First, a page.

“In simple terms, cultural ‘competency’ emphasizes understanding differences and building on knowledge about different cultures, where cultural humility focuses on introspection and the learning process of other cultures, knowing that differences exist,” says Cathy Hung, DDS, an oral surgeon and author of Pulling Wisdom: Filling Gaps of Cross-Cultural Communication for Healthcare Providers.

"My patients teach me things every day, and this is the beauty of cultural humility; life-long learning helps us become better physicians and human beings.” —Leela R. Magavi, MD

This might seem like a subtle distinction, but the two approaches are vastly different in practice. Dr. Hung offers the story of a patient who visited her practice for a surgical extraction and repeatedly asked an administrative assistant for a discount on his copay. A culturally competent approach would be to acknowledge that this patient came from an area of Southeast Asia where haggling for medical services is entirely normal and even expected. But the approach of cultural humility involved seeking to understand more about the patient’s background and motives in order to provide him with the necessary care that he was comfortable with, rather than just labeling the patient as “from somewhere different” and working around him. With this in mind, Dr. Hung helped explain to the patient several times what a copay is and why it costs more than it would in his hometown and reassured him that the procedure was necessary rather than elective.

In the spirit of understanding, Cotter adds that providers must "know what they don't know," and ensure that communication with patients is as clear as possible. “Sometimes this will mean bringing in quality, trained interpreters,” he says. “Other times, it may mean triangulating communications more carefully while maintaining the dignity of the patient."

In their original paper, Drs. Tervalon and Murray-Garcìa also suggested that physicians and other wellness professionals train in the communities they plan to care for, helping to develop “mutually beneficial and non-paternalistic partnerships” between the provider and the community. While doctors, in particular, don't always have control over where they're placed for residency, one option is community-based medical education (CBME) programs, such as longitudinal integrated clerkships (LIC), which were pioneered in Australia in the late 1990s and explored in a 2014 Education for Health paper. In these year-long clerkships, medical students spend a year embedded in a community, learning directly from a primary care physician.

What are the broader implications of cultural humility?

Cultural humility isn't theoretical; the consequences of not practicing it are serious. Cotter says that providers who don’t practice cultural humility risk alienating patients or failing to communicate with them appropriately. “When it comes to health-care, cultural humility can mean the difference between life and death,” he says. He cites the case of Lia Lee, a child with epilepsy featured in Anne Fadiman’s 2012 nonfiction book The Spirit Catches You and You Fall Down (which used the case study as an opportunity to explore the importance of cultural humility). “The epileptic daughter of Hmong refugees who had resettled in California, Lia suffered severe brain damage at the age of four as a direct result of years of Western medicine colliding with Hmong beliefs that created bitterness and deep mistrust between the doctors who treated Lia and her parents,” Cotter says. (Lee passed away in 2012, 26 years after the grand mal seizure that damaged her brain.)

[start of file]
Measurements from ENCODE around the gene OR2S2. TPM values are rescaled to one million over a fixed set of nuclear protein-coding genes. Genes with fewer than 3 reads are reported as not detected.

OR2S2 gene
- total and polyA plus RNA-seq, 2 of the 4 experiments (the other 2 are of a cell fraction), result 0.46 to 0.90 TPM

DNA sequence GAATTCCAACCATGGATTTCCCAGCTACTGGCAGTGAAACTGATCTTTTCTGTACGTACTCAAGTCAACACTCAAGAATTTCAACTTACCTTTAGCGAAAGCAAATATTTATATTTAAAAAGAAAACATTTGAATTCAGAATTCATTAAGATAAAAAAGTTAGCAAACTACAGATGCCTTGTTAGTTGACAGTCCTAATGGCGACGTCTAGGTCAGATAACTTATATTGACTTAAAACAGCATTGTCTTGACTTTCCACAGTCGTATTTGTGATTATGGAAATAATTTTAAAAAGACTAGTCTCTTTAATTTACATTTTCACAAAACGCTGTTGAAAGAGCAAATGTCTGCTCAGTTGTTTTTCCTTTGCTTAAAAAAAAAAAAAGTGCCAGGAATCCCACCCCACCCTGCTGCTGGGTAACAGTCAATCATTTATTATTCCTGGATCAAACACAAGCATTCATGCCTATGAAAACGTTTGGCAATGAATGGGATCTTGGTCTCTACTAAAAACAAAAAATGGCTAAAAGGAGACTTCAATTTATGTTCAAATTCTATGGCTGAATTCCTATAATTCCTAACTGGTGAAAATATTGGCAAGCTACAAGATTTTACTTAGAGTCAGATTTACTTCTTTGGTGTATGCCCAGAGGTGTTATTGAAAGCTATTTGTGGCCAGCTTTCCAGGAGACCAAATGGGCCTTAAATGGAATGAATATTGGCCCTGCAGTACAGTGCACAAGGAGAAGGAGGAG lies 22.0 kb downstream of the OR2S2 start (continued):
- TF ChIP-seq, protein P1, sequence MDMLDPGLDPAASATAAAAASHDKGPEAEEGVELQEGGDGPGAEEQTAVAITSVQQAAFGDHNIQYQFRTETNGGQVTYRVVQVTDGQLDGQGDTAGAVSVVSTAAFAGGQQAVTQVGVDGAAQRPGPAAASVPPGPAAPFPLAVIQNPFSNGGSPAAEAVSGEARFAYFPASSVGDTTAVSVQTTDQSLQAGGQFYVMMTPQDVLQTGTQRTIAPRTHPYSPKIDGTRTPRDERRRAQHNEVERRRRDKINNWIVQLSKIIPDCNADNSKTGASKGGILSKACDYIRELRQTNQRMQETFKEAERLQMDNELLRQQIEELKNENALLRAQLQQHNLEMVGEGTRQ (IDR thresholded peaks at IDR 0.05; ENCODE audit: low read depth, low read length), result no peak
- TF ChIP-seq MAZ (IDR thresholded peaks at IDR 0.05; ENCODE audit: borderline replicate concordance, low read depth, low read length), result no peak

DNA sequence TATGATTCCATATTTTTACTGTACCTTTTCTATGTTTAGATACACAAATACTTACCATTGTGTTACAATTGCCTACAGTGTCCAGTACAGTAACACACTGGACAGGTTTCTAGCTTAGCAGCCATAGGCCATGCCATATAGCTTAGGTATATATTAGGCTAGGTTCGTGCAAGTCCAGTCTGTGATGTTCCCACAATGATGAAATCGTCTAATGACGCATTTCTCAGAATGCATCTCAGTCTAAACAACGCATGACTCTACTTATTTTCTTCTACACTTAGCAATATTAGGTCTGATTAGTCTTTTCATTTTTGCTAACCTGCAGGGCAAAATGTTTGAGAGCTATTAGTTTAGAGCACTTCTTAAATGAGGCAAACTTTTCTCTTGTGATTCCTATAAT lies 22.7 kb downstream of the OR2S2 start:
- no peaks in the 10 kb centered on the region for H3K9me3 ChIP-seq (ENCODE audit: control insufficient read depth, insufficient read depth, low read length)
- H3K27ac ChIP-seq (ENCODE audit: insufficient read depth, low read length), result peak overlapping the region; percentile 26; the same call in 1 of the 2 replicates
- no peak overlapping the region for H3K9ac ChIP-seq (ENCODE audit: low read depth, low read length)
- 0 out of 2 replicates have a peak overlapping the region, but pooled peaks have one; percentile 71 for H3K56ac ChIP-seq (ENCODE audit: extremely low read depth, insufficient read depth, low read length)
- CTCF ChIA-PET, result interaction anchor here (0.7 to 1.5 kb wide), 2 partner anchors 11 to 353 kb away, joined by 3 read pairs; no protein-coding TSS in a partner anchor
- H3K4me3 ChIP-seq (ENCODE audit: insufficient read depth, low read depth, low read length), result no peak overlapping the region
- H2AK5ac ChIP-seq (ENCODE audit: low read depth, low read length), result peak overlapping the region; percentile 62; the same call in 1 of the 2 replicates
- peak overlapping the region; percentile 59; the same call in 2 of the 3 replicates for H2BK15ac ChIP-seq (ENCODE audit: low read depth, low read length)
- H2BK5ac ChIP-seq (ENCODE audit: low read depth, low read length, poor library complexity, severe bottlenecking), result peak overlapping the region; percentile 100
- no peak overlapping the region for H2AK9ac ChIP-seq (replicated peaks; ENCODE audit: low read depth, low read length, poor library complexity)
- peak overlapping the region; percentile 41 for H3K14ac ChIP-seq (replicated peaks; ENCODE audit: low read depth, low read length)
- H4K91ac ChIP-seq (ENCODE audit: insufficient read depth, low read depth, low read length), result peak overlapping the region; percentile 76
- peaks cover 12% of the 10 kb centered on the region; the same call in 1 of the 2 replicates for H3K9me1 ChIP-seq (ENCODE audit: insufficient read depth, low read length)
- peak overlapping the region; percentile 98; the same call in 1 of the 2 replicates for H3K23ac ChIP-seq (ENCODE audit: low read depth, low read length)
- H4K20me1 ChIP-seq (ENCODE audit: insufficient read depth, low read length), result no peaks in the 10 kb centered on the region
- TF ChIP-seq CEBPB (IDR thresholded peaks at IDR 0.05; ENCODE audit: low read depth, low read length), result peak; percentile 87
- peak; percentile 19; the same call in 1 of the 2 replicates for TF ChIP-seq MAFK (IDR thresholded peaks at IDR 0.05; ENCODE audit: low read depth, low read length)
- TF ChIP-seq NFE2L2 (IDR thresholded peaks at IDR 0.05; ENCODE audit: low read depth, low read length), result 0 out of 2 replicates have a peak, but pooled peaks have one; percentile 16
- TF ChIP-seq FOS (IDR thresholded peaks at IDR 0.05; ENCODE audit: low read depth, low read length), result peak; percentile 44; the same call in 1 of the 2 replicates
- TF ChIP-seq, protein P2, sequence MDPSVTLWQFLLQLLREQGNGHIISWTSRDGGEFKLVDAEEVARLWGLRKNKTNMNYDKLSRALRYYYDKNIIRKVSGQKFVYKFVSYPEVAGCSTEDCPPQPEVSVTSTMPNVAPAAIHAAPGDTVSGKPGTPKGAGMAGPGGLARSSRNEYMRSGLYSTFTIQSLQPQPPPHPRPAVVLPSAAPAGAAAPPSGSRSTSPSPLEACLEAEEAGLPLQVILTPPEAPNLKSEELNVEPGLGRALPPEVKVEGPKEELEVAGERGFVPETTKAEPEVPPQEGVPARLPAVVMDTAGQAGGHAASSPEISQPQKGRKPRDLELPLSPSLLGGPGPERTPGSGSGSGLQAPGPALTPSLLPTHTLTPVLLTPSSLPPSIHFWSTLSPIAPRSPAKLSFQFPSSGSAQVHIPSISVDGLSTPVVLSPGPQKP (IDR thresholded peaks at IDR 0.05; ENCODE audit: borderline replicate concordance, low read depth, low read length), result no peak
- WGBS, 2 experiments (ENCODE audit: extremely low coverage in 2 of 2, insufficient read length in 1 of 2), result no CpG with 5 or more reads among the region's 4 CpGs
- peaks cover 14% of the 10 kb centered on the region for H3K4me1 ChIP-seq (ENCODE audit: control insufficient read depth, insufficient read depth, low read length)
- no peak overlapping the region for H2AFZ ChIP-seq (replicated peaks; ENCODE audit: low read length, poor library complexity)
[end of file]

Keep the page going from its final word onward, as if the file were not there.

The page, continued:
"Yes, we have a wealth of knowledge as practitioners, but it's really our job to kind of take a step back and ask our patients these really important questions if we want to provide better care." —Jennifer McGee-Avila, MPH, CHES

“Health-care professionals need to have an open mind about learning other cultures in order to repair damaging relationships due to lack of understanding,” Dr. Hung adds. That could go a long way towards addressing some of the causes of health disparities. For example, research often cites the mistrust of doctors and health care as a reason why Black people avoid seeking care—and thus a reason why they're more prone to certain health conditions. But given the historic mistreatment of Black people at the hands of doctors, the onus is on practitioners themselves to start repairing the relationship. Cultural humility, many experts argue, is a way to begin the healing process.

If cultural humility were a widespread practice, Avila-McGee believes we might see some significant changes in health-care outcomes—”health disparities or gaps lessened to some degree,” with patients feeling that their voices are truly heard. “Yes, we have a wealth of knowledge as practitioners, but it's really our job to kind of take a step back and ask our patients these really important questions if we want to provide better care,” she says. Because all patients deserve the best possible care.